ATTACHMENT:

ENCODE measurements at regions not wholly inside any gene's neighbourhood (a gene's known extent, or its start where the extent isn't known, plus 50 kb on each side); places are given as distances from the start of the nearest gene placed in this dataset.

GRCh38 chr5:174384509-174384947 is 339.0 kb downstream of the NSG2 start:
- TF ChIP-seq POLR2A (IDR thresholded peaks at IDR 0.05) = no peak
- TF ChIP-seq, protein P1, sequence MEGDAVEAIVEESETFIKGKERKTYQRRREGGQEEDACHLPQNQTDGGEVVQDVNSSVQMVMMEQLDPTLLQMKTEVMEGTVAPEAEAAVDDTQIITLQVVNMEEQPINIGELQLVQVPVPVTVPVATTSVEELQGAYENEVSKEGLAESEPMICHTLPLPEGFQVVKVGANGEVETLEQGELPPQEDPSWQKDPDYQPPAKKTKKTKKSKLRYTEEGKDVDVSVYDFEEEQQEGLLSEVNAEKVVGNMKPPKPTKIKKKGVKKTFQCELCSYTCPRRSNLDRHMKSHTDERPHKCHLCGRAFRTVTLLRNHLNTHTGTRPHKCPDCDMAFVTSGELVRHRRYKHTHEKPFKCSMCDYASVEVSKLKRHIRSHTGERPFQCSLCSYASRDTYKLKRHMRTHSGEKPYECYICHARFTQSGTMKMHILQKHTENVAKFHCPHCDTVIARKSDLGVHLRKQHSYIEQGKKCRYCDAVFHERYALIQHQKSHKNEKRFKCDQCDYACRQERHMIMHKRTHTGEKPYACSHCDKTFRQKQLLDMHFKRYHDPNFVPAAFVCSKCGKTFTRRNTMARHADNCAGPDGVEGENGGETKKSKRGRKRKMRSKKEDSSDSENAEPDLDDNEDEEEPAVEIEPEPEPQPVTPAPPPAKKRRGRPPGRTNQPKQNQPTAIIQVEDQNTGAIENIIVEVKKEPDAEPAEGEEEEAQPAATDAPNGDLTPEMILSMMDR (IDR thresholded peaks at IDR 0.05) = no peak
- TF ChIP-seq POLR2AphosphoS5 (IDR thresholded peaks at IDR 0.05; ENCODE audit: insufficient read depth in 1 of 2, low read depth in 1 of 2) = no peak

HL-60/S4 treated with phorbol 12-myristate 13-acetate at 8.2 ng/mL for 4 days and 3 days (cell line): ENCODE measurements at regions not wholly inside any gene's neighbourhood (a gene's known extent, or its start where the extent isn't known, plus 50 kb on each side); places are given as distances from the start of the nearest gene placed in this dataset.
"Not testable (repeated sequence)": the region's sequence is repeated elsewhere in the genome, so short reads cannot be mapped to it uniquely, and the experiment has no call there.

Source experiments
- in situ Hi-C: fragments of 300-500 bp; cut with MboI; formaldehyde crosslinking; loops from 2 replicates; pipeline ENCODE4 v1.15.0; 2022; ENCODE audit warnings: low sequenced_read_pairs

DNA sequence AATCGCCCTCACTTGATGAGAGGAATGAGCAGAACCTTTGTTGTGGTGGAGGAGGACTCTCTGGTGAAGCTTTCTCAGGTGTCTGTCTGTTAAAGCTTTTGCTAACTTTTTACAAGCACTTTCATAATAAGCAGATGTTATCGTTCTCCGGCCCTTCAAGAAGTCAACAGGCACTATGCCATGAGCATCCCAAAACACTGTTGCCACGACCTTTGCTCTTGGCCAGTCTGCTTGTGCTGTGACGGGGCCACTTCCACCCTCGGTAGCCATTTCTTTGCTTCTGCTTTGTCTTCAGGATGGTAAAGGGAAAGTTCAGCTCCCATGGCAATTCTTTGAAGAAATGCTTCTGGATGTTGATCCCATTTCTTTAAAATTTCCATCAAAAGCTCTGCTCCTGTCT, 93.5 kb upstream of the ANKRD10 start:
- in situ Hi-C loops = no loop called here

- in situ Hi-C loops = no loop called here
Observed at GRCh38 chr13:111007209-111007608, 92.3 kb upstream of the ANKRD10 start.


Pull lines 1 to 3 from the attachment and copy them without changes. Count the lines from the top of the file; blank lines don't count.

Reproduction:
ENCODE measurements at regions not wholly inside any gene's neighbourhood (a gene's known extent, or its start where the extent isn't known, plus 50 kb on each side); places are given as distances from the start of the nearest gene placed in this dataset.

GRCh38 chr5:174384509-174384947 is 339.0 kb downstream of the NSG2 start:
- TF ChIP-seq POLR2A (IDR thresholded peaks at IDR 0.05) = no peak